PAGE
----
In September 1964 I arrived at Harford Secondary School for Girls in Moyamba, Sierra Leone where I was assigned as a Peace Corps Volunteer to teach music and French. I was 22 years old and had just graduated from college. This was my first time out of the country and my first “real” job.
The two years at Harford were filled with learning, adventures, and wonderful new friends among the staff, students and townspeople.
When my assignment was finished and I left in July 1966 I was in tears, fearing I would never see that beautiful place and those beautiful people again.
I returned home to Wisconsin and the next thirty-eight years were busy with school, marriage to a fellow Harford teacher, raising three children, and teaching, but thoughts of Harford never left my mind as I kept in touch with teachers and former Harford students. I dreamed of going back sometime and despaired over the news about the war. I even heard that the rebels were at Harford.
In 2004 the horrible ten year war was over and Friends of Sierra Leone was planning an annual meeting in Sierra Leone. I had just retired from teaching and it was time to go. Returning to Freetown I was shocked to see the destruction from the war but thrilled by the warm welcome of old friends. Mohammed had been a little five year old neighbor boy in 1966. He was now six feet tall and greeted me with cucumbers and bananas and an invitation to visit his family. No, we had never forgotten each other.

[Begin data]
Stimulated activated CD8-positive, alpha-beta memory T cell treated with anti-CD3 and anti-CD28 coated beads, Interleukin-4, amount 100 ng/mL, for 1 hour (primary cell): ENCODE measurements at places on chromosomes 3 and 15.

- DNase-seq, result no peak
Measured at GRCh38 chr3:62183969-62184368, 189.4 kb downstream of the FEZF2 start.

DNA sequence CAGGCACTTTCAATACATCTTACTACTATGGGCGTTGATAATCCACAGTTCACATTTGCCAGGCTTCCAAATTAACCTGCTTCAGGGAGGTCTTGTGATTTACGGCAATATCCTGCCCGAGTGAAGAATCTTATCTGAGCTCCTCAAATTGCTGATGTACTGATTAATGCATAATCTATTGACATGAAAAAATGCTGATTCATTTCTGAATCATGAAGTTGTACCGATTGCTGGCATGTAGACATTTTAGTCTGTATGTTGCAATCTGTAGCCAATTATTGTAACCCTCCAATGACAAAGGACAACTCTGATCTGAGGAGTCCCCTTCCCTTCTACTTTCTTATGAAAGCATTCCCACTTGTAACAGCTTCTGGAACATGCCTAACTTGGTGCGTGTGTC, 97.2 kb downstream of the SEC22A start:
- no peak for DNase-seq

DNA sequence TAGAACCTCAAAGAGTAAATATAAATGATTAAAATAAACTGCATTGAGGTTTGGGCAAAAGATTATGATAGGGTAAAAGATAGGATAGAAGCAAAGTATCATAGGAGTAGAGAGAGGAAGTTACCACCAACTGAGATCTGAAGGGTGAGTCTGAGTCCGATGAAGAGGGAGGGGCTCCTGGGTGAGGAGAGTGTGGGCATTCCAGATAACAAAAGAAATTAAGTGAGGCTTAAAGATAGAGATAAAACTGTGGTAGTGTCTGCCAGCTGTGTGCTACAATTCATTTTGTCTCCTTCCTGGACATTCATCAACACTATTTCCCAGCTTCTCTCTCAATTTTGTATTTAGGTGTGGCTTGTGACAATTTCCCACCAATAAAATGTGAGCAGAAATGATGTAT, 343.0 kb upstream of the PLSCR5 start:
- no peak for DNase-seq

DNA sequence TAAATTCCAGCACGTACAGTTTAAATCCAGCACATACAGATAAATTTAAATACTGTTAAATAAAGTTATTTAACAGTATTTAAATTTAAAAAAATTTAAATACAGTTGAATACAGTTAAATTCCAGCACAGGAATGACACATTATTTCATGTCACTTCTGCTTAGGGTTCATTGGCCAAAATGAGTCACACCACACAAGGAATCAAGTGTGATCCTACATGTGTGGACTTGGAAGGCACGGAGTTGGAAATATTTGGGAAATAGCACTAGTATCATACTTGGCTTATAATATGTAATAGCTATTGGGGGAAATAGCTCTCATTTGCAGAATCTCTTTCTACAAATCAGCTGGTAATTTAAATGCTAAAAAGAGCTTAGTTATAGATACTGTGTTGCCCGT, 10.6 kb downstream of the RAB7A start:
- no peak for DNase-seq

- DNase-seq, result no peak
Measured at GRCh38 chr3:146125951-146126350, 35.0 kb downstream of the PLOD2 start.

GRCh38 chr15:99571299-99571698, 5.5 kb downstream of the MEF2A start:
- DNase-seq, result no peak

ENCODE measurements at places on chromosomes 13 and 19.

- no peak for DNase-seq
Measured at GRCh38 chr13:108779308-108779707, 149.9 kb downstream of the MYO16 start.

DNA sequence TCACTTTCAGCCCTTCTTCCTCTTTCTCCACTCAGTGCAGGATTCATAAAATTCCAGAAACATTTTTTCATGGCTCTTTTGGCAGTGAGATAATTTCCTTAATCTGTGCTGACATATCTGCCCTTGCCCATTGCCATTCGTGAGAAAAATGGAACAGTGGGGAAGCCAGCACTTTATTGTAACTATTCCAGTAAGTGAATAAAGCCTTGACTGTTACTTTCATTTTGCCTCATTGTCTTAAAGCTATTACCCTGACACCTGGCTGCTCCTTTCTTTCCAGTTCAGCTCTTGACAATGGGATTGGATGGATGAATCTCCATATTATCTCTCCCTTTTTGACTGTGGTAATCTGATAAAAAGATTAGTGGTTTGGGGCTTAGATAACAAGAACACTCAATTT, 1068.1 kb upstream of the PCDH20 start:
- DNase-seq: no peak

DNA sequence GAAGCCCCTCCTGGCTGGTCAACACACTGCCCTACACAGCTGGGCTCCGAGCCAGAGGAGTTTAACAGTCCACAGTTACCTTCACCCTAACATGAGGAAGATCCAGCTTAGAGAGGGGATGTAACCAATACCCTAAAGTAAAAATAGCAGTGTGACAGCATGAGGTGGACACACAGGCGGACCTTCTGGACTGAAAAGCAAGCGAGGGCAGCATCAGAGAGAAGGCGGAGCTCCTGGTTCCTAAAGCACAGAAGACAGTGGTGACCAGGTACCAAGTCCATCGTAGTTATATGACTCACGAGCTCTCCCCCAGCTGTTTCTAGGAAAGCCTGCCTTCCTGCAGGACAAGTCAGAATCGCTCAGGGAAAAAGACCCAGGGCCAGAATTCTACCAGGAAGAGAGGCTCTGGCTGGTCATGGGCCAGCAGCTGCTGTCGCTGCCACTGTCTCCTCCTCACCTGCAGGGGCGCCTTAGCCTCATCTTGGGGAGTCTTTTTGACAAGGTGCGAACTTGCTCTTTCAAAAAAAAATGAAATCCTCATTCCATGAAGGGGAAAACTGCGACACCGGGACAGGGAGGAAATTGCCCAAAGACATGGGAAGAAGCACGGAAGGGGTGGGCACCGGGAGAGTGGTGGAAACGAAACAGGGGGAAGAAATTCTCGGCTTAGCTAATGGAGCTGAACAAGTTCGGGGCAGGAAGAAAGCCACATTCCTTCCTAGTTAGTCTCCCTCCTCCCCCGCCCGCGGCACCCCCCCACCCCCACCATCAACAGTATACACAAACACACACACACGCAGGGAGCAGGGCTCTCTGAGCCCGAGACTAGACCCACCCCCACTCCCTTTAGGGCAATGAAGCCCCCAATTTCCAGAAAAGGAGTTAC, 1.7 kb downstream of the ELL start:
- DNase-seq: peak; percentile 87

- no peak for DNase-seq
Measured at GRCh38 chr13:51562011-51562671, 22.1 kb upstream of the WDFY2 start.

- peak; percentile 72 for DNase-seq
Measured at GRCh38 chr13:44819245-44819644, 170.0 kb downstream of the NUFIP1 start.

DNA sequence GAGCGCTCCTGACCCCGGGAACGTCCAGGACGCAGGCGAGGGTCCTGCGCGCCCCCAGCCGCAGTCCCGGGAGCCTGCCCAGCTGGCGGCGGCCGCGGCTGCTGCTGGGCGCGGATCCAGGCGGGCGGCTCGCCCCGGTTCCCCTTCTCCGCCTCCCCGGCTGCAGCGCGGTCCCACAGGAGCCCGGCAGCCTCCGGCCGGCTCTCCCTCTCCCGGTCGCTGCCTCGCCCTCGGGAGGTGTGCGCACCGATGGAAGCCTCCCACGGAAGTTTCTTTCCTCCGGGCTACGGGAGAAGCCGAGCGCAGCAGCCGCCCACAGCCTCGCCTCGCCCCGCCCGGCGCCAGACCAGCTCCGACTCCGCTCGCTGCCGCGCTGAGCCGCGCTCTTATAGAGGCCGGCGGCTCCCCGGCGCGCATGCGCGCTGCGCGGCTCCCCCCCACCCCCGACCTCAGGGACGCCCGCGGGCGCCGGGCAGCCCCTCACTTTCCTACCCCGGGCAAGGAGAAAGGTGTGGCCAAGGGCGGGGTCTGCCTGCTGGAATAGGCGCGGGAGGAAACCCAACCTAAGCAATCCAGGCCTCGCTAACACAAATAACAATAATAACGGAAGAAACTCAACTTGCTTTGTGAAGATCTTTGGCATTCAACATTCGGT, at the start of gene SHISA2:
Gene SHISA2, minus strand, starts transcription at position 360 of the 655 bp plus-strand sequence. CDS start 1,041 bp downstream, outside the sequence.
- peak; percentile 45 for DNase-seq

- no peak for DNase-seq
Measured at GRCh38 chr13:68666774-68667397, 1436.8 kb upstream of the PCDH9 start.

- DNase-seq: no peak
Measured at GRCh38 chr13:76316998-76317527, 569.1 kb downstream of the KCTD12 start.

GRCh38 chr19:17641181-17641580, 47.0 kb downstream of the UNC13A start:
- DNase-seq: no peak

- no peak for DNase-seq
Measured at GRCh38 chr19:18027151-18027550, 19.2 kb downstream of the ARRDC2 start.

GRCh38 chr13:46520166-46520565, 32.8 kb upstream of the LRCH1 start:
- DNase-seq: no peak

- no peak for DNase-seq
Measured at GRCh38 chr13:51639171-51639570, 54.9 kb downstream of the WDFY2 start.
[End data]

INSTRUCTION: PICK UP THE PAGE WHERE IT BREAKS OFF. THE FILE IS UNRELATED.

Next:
The highlight of the visit was the day we went to Moyamba to visit Harford and Lulu, our former student who was now Principal. The road to Moyamba was littered with the remnants of the war…checkpoints, U.N.vehicles and personnel, burned out vehicles, villages in shambles. What would I find at Harford?
Thomas Wolfe said “you can’t go home again” and I was going home. The Harford gate was the same, the paths to the classroom block, the bouganvilla, the barri, the “big house”, the dorms and our house were still there. The girls in their same blue uniforms chattered and laughed in the dorms. They still swept the paths between the dorms and classrooms. But the once fine library had been destroyed. Lulu told us about the arrival of the rebels who destroyed books and mattresses and typewriters and mounted their AK 47s on the veranda of the big house.
As I walked around town many familiar buildings were gone. The main road was now mud and potholes and rocks. I walked to our friend Chief Gulama’s house and asked for her and was told that she had gone. I asked about our shopkeeper friends the Holloways and Assads and was told they had gone. The green house where Peace Corps Volunteers had lived was now occupied by the SLPP political party. But the market was still the same with smiling busy women selling tomato paste and rice and Fanta. Women still beat the clothes while their children played in the river. Children began following me, laughing with this pomoi woman who still knew a few words of Mende. As I returned to the Harford compound it began to rain and a small boy appeared out of nowhere with an umbrella for me.
That evening I sat on one of the old stone benches in front of the intermediate and remembered sitting there visiting with Ma Mary, Mama Challi and Mrs. Hatib. They were all gone but I remembered our lively conversations and them showing me the Southern Cross in the sky. It was the first time I had ever seen it.
Listening to the beautiful voices of the girls in the chapel preparing for the annual singing contest, looking up at the bright stars and sitting on the old stone bench I knew that I was home. Now I know that you can go home again.
March 4, 2009